If you last interviewed for a job five years, ten years, or even decades ago, you’re probably accustomed to the standard interview questions that have been used for ages. You might think that being prepared to describe your education and your greatest weakness will make you a shoo-in for your next big career move. That and getting dressed for the part used to cover the basic checklist, now you need to understand Behavior-Based Interviews.
Not so fast. Employers are now increasingly using a process called behavior-based interviewing, which is much more challenging. The good news is that there are a few things that you can do to both understand the process and prepare to ace that next job interview.
Businesspeople, teamwork. Group of multiethnic busy people working in an office
What is a Behavior-Based Interview?
A behavioral interview is much different than a traditional job interview. Behavior-based interviewing, also called competency-based interviewing, seek to discover how you acted and reacted in past specific employment-related situations. The theory is that the behaviors and traits that you displayed in the past will predict how you will perform in the future.
Behavior-Based Interviewing vs. Traditional Interviews
Behavioral interview questions are often thought to be as much as 50% more effective in screening potential employees than traditional interview questions. For instance, a traditional interview is more talk with little substance. The questions ask for a lot of “tell” and very little “show.”
A behavioral interview turns the tables on this process and essentially asks you to describe situations, or tell stories, that answer a question or show that you have a particular skill. Instead of asking how you “would” behave in a particular situation, you’ll be asked to describe a real situation and tell how you “did” behave.
How to Best Prepare For and Succeed in an Interview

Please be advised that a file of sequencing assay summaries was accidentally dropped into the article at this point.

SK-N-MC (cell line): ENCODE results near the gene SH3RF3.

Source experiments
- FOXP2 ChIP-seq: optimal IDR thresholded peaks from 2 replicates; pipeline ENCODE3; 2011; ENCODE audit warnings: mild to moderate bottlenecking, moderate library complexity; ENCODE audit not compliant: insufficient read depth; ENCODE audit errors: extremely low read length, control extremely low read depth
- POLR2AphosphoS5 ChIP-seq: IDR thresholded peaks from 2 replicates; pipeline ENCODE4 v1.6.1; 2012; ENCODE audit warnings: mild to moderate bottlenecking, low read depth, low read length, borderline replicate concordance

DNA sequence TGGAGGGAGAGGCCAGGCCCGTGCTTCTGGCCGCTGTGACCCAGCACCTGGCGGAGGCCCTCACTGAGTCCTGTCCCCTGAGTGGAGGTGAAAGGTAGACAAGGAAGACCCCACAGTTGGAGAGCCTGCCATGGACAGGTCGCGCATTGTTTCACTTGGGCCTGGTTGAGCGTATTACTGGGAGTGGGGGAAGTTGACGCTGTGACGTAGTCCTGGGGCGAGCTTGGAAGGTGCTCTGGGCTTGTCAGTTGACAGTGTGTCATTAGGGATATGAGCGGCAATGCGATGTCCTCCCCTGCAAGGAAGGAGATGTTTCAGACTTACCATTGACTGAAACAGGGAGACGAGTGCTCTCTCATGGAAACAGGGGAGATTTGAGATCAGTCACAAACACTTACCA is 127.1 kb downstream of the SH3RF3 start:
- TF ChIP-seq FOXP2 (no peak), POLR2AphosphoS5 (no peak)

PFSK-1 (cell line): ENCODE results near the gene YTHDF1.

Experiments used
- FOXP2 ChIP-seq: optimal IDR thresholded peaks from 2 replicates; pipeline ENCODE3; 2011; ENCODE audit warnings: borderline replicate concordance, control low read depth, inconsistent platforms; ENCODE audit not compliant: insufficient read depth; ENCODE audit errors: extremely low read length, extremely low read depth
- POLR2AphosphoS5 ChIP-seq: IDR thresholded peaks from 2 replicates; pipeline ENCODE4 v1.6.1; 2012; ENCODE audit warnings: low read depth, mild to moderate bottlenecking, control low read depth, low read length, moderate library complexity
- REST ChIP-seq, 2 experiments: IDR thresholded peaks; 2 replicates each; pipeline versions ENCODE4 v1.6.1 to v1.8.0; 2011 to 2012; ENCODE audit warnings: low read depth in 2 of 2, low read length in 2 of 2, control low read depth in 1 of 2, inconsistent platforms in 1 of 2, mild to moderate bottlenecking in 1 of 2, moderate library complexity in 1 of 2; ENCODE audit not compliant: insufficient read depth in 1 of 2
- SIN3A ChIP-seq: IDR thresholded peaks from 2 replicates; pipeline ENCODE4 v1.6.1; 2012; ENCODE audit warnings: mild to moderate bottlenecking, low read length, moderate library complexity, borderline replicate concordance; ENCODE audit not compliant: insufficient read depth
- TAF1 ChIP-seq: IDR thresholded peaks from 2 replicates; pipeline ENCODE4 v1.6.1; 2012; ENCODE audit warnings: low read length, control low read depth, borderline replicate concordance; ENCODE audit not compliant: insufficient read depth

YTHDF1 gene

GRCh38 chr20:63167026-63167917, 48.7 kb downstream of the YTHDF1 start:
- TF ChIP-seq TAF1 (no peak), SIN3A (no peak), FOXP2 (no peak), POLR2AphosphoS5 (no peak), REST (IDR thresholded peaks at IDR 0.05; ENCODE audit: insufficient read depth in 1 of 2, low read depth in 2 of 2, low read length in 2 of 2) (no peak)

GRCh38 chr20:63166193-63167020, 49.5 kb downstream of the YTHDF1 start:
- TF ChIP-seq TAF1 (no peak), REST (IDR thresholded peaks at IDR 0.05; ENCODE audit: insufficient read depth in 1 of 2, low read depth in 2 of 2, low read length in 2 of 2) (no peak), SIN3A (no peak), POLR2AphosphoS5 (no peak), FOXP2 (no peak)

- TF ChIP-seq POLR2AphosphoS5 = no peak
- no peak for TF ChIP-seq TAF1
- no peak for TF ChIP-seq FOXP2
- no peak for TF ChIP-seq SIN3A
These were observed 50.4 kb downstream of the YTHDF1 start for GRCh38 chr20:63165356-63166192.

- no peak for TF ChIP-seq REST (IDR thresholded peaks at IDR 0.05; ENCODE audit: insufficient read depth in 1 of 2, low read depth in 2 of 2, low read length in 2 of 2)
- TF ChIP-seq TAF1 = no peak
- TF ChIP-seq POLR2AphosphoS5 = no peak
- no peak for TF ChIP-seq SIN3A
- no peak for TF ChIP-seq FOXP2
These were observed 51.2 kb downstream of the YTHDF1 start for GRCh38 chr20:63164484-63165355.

Most behavioral interviews follow a logical process. The company or interviewer will identify some skills or traits that they feel are essential for the position. Then, they will develop some behavioral interview questions that are meant to determine whether or not you possess those qualities.
Your first preparation step should be to study the job posting again and see if you can get some ideas about skills and traits that the company will emphasize. Do they mention teamwork or organization skills several times? What about conflict resolution or leadership?
Once you have a list, research behavioral interview questions related to those traits and begin formulating some stories. You should have several 30 to 90-second stories ready to tell about such things as a former job crisis, your part on a team, leadership, and overcoming work challenges.
Answering a Behavioral Questions in your Interview
When you answer a behavior-based interview question, be specific. If you are too vague, your authenticity might come into question. Most guides to successful behavioral interviewing recommend using what is called the STAR process when answering questions. This involves describing:
- The Situation or Task you were involved in,
- The Action that you took, and
- The Result of the action.
The beauty of behavior-based interviewing is that there are no wrong answers. However, your delivery can be off if you don’t understand the process and its goal. If you take the time to become familiar with the process, practice your stories, and thoroughly research the position, you should have no trouble acing your next behavioral interview.